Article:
On 1 Mar. Cecil spoke in favour of a Lords’ motion for a conference about the negotiations with Spain the following afternoon. He argued that any delay was dangerous ‘and that he would venture his head we should have an enterprise [i.e. Armada] on us’ unless they moved quickly. In particular he wanted steps taken against the Catholics ‘for they are as so many spies’. Acknowledging the objection that the Lords’ timetable left little time to consider the issue, he nevertheless argued that the House could debate the matter that afternoon and stated that ‘it is no strange or new matter to any man but that it hath been long known and often disputed of’. Moreover, he thought there was little to discuss because ‘the world never conceived any probability of the [Spanish] Match’, for ‘was it ever heard that the house of Austria married with a heretic’?146 Nevertheless, at the committee of the Whole in the afternoon, Cecil was at pains to contradict Barnaby Gooch’s claim that war would inevitably follow from the collapse of the treaty. He again asserted that the treaty was ‘like to come to nothing’, and desired that the ‘declaration’ of the 1621 Parliament, presumably meaning the Protestation of 4 June, to be read.147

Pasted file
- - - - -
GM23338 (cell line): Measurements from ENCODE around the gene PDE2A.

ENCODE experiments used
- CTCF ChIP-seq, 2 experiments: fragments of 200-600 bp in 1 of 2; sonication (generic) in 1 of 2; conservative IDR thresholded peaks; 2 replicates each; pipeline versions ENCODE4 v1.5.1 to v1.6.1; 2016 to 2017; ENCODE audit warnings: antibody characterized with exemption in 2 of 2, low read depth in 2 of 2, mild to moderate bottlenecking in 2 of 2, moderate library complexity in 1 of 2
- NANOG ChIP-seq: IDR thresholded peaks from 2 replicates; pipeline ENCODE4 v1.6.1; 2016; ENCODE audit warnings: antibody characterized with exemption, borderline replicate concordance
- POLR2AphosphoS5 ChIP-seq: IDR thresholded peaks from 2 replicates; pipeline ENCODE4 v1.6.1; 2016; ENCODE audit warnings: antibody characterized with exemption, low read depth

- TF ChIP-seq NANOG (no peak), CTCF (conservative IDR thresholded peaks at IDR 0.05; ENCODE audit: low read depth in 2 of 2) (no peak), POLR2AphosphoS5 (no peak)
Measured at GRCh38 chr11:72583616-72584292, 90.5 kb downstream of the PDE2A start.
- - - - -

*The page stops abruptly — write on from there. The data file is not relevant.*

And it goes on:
Cecil again called for the Protestation to be read in the supply debate on 11 March. He also observed, presumably in an oblique attempt to demonstrate the central flaw in the king’s foreign policy, that the king of Spain was powerless to restore the Palatinate, even if he wanted to. After warning that James was ‘unwilling to [go to] war’ and therefore needed to be persuaded, he stated that a war over the Palatinate was both just and necessary because it ‘concerns our lives, children and estate’. He also tried to allay James’s fears about the likely cost of any war, by pointing out that ‘no king makes war of his own purse, the people must bear it’. Moreover, the cost of the first year of war ‘how great soever’, would amount to less than the sum James had been spent on the negotiations with Spain. This rather improbable assertion seems to have been based on a wild under-assessment of Spain’s strength, for he went on to state that ‘with 10,000 men he durst undertake to run through Spain’. He got so carried away that he predicted that English arms would prove so successful ‘we will make the king of Spain bring his sister and offer her’ to Charles. Unfortunately for him, however, his colleagues seem to have interpreted this statement as a proposal to revive the Spanish Match and, according to Pym, it was ‘answered with a negative acclamation of the house, No, No’. He moved that a committee should be appointed to confer with the Lords and draw up a petition to the king for war, assuring James that if he ‘will declare himself, we will maintain our advice’.148